UK pubs to re-open but Boris urges travel ‘caution’

 

British Prime Minister Boris Johnson on Monday (local time) confirmed pubs and restaurants could reopen to serve outdoors in a week's time, as COVID restrictions are lifted, but sounded a note of caution on international travel resuming.

Speaking at a televised press conference, Mr Johnson said criteria for moving forward with a second phase of easing coronavirus restrictions in England had been met.

From April 12, non-essential retail, gyms, hairdressers and outdoor hospitality will reopen in England, Mr Johnson confirmed.

"I will be going to the pub myself and cautiously but irreversibly raising a pint of beer to my lips," joked the British PM, who emphasised caution when he first unveiled the plans in February.

 

 

"We think that these changes are fully justified by the data," Mr Johnson added, while warning against "complacency".

However, Mr Johnson gave little information on the resumption of non-essential international travel from Britain despite massive pent-up demand for overseas holidays.

Mr Johnson said he was "hopeful" but would not commit to a tentative May 17 deadline to restart trips, saying Britain should not "underestimate the difficulties that we're seeing in some of the destination countries".

The government's Global Travel Task Force is to announce more detail on the UK's travel road map this week, after the UK unveiled a "traffic-light" system for testing or quarantine after travel to different nations over the weekend.

Currently people arriving in the UK from abroad are required to self-isolate for 10 days.

British nationals who arrive from a banned "Red List" of high-risk countries face costly quarantine in government-approved hotels.

 

 

The government urged people not to book summer holidays, saying it was "too early to predict" which would be the green-lit countries.

London has also announced it will allow a number of people to attend public events such as football matches from this month in trials of a virus certification system.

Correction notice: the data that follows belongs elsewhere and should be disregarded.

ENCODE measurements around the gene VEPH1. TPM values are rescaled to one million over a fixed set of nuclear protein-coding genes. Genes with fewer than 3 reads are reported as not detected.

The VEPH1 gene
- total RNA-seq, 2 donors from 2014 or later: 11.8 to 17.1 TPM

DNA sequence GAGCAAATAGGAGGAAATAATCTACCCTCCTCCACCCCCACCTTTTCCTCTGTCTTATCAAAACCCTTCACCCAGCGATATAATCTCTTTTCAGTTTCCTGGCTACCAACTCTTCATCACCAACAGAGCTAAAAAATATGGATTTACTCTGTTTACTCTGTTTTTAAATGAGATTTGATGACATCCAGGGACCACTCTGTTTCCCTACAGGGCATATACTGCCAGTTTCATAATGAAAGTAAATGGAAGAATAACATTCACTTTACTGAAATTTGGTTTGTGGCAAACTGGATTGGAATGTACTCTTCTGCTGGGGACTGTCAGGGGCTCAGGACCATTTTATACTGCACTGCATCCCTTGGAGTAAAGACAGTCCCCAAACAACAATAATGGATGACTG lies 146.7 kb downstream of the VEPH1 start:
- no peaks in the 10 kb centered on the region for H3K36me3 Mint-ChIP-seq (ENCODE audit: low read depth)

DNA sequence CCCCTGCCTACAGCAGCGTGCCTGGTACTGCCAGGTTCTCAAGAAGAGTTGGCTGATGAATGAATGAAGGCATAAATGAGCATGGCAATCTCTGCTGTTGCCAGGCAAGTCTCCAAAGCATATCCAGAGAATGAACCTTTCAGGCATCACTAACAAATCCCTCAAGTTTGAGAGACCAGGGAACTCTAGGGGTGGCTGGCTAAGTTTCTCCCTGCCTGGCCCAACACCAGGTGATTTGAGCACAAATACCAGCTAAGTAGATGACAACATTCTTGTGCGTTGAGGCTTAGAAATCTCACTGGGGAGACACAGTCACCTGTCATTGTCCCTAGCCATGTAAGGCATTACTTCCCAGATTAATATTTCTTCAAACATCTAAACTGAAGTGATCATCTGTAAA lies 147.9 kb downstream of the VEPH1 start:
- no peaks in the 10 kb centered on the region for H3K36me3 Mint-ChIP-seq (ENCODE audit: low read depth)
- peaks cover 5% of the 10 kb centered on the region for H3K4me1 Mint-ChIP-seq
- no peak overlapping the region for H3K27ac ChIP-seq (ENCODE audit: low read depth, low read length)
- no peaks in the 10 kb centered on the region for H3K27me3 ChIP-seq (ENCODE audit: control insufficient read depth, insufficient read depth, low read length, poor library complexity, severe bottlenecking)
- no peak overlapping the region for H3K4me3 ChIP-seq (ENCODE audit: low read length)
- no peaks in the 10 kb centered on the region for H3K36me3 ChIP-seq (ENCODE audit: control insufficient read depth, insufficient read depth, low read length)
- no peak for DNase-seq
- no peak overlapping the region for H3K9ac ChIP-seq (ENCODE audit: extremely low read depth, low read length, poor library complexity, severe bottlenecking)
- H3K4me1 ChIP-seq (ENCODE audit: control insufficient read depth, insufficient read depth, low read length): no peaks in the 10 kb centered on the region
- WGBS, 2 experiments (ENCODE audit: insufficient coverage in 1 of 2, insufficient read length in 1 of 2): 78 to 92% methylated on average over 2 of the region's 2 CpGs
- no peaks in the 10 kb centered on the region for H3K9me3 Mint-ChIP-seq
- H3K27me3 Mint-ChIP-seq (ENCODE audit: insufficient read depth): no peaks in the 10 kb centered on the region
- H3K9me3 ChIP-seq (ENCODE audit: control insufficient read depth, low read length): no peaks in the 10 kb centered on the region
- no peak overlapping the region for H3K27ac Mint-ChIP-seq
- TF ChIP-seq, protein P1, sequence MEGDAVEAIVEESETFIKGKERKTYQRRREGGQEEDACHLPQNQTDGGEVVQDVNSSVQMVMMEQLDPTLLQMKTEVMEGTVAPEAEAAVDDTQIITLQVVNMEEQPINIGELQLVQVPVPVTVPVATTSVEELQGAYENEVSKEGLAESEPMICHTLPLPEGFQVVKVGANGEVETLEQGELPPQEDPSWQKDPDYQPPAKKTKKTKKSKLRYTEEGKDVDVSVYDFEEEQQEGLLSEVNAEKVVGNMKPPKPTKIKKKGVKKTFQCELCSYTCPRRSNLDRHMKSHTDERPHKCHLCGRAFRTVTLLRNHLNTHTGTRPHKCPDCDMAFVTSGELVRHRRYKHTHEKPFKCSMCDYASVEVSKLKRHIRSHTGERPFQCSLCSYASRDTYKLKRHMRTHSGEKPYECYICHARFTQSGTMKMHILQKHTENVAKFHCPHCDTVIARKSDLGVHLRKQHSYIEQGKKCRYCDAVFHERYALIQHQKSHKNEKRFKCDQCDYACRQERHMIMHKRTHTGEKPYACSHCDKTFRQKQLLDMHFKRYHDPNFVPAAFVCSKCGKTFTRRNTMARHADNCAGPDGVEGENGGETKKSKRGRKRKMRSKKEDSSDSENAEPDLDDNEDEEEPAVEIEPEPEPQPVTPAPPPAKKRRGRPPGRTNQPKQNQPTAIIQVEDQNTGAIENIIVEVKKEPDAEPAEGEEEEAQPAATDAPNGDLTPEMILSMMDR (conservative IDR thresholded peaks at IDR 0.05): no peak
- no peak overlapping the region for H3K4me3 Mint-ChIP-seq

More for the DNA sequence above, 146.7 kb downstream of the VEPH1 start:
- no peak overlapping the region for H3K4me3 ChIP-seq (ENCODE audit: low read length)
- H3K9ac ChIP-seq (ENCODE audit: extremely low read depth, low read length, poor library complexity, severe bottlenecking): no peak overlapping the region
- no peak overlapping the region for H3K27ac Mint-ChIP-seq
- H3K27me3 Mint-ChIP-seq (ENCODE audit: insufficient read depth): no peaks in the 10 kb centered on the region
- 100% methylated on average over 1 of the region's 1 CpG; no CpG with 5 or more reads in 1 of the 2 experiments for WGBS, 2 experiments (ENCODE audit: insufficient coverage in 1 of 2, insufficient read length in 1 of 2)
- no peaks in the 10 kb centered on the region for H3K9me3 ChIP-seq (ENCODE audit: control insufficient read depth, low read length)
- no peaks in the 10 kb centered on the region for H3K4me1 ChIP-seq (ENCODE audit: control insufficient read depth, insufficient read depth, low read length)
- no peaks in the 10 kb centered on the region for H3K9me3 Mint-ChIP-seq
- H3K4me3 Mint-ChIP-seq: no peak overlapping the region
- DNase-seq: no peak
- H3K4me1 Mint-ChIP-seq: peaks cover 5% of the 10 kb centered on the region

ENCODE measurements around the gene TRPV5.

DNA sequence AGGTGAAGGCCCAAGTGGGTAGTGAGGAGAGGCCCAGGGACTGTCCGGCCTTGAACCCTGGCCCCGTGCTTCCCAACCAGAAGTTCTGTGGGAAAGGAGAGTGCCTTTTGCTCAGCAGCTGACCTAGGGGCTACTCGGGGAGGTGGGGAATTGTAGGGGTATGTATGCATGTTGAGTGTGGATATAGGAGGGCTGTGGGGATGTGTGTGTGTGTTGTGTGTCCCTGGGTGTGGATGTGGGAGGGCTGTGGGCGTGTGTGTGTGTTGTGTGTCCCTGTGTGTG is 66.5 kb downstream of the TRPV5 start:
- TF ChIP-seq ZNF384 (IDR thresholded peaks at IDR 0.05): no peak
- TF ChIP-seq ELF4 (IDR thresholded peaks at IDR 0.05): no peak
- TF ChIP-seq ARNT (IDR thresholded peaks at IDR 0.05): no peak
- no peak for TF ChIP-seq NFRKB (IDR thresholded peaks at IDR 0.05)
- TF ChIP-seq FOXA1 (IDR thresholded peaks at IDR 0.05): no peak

But Mr Johnson refused to be drawn on whether Britain will issue "virus passports" for all international travel or as a blanket tool for attending events or accessing services, an idea backed by many tourism-dependent countries and airlines but opposed by more than 70 UK MPs.

The prime minister said there was "absolutely no question" of people being asked to provide Covid certification to go to shops or restaurants in seven days, but left the door open to vaccination passes being used for travel in future.

Passes were "something that all countries are looking at" and "I do think that's going to be part of the way people deal with it" Johnson said.

The UK has already given out more than 31 million first vaccine doses and over 5 million second doses, a pace that has far outstripped popular holiday destinations such as France.

This has boosted the public mood after more than 126,000 people died from the virus in the United Kingdom, the highest toll in Europe.

 

On Monday in Scotland, where the devolved government in Edinburgh has set its own coronavirus restrictions, hairdressers and some non-essential retail were allowed to reopen for the first time in four months.

In Glasgow, salon owner Anne Ferguson told reporters it was "fantastic" to return to work, adding that she was flooded with appointments.

"Getting into the space and making it come alive again. That's just a huge, huge thing. It's just been very strange," she said.

From Thursday, those living in England will be able to access two free rapid virus tests per week, a measure aimed at curbing symptom-free virus spread.

This will make such tests far more accessible than currently.

"More cases will be detected, breaking chains of transmission and saving lives," the government said on Monday.

 

 

FRENCH INQUIRY OVER 'CLANDESTINE' COVID DINNERS

A report by a French television channel alleging "clandestine" luxury dinners in Paris despite the pandemic has sparked an investigation and public furore over claims the nation's political elite were brazenly ignoring rules they themselves had set.